One of the barriers to interpreting eviction data is multi-building ownership models that rely on multiple anonymous LLCs, an increasingly common practice by large property owners across the country. When the buildings in a portfolio are registered to multiple LLCs, it becomes difficult for local officials to connect the dots and see problematic patterns.
A disproportionate number of evictions can be a signal of speculative behavior on the part of landlords. With access to that information, public sector workers can target support to the renters who need it most — but only if they have the tools to organize and draw insights from eviction data.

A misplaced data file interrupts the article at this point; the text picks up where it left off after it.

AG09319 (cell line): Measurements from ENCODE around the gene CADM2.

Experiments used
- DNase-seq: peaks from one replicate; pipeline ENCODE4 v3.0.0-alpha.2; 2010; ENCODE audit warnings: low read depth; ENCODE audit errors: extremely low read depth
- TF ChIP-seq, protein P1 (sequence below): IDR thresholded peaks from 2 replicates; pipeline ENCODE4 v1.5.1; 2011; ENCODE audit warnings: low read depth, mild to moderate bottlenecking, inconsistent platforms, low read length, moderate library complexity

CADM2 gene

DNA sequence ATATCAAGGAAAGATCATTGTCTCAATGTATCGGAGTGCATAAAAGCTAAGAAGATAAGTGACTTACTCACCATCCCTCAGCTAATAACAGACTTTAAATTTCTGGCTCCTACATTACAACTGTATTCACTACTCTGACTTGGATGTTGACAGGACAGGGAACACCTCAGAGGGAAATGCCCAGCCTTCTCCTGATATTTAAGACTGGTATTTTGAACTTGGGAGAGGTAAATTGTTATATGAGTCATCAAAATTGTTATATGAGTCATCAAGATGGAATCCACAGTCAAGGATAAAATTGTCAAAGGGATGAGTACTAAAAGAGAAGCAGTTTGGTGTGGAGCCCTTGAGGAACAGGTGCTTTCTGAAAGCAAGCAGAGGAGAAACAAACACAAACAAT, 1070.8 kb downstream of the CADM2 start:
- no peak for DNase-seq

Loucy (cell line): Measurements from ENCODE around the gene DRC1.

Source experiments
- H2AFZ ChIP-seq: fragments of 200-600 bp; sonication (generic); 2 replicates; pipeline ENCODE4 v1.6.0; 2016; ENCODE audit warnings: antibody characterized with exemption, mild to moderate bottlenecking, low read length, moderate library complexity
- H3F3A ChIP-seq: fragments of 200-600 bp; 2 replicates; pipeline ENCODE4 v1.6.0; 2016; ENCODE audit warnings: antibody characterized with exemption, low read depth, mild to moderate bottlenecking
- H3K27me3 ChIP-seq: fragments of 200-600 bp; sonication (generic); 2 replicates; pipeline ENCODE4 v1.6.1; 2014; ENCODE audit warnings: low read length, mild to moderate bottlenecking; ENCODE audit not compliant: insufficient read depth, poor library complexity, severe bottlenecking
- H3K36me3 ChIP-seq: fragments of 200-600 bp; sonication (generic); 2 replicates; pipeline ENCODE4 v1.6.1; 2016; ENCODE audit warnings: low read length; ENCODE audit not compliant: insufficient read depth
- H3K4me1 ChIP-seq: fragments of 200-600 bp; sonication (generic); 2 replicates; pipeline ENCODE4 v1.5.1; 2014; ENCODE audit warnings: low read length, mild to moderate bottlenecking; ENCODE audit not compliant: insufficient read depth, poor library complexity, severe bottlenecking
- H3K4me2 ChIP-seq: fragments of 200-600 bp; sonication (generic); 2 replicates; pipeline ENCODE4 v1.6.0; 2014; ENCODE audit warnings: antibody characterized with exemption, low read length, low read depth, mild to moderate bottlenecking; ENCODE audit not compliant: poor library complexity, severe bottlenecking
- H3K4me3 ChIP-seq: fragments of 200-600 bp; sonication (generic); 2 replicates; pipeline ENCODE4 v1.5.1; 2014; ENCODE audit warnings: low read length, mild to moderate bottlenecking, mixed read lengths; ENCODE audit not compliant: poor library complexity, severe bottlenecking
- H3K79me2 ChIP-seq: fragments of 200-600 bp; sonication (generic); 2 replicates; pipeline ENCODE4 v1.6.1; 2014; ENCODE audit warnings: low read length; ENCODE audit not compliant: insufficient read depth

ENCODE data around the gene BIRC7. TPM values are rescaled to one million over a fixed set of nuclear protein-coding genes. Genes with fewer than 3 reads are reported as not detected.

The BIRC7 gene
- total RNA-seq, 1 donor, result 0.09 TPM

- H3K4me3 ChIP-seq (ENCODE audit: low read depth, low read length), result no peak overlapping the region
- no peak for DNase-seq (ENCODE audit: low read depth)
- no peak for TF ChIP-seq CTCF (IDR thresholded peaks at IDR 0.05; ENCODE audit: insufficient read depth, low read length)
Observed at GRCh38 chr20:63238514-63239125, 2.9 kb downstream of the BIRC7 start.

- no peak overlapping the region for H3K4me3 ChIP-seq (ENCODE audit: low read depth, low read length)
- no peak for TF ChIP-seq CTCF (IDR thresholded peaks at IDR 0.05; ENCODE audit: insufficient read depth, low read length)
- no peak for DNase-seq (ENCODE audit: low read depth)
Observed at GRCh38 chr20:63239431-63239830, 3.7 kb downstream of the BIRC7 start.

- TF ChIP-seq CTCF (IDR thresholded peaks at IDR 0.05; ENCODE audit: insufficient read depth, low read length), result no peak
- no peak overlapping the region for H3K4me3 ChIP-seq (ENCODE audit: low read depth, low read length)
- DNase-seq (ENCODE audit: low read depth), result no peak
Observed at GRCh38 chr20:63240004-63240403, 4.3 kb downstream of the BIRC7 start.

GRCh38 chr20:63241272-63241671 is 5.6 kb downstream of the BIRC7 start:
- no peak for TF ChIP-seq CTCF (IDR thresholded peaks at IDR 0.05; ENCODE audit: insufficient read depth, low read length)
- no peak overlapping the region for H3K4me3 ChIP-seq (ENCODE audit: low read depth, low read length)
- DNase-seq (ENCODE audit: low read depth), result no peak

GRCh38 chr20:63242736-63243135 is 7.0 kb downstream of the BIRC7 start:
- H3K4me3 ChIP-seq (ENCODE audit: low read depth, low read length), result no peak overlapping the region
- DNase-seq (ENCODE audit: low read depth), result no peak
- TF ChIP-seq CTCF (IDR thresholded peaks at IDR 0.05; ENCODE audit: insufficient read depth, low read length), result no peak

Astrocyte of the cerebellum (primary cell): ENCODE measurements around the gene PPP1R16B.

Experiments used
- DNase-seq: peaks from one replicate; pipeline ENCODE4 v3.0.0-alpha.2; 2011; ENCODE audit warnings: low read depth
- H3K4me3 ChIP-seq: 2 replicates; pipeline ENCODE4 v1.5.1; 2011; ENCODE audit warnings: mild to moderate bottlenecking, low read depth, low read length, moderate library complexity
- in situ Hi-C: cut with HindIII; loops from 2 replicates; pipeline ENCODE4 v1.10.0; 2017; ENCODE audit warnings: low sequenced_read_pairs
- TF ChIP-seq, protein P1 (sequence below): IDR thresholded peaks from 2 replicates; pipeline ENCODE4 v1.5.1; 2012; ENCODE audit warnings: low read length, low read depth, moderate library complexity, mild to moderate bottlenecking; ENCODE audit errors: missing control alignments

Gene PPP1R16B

Eviction Prevention Strategies Matter
Helping people avoid eviction is not only an admirable humanitarian goal, but it’s simply cheaper than the alternative. Homelessness and housing instability is personally catastrophic, socially damaging, and phenomenally expensive for our communities. By one estimate, preventing a single family from being evicted and falling into homelessness saves taxpayers roughly $70,000 annually in shelter costs alone.
When it comes to eviction, prevention is better than cure. If you’d like to learn more about the policies that can help the renters in your community remain in their homes, check out this guide.